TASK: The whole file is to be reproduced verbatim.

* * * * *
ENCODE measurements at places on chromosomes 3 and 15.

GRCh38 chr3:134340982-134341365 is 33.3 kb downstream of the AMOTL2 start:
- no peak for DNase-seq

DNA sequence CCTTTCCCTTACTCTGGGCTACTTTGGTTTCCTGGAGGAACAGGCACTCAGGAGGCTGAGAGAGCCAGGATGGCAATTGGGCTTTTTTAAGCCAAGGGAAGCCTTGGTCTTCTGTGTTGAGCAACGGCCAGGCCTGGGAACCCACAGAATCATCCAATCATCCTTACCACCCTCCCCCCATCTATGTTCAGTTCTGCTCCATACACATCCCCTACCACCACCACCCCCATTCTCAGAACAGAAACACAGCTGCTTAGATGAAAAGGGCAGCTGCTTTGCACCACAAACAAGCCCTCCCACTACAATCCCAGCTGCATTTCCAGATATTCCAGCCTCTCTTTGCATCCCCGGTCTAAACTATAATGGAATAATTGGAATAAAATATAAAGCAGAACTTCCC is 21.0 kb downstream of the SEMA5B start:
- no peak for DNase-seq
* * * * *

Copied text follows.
ENCODE measurements at places on chromosomes 3 and 15.

GRCh38 chr3:134340982-134341365 is 33.3 kb downstream of the AMOTL2 start:
- no peak for DNase-seq

DNA sequence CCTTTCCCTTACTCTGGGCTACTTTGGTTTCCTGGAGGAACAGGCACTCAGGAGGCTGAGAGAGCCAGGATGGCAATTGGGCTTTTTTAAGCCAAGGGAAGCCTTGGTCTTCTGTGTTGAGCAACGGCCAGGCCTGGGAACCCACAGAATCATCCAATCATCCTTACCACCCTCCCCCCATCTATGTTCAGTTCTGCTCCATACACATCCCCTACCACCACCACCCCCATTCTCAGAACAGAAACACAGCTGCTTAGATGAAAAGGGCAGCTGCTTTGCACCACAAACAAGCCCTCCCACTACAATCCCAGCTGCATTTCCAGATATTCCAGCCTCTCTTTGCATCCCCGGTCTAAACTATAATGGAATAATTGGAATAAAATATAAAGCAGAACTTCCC is 21.0 kb downstream of the SEMA5B start:
- no peak for DNase-seq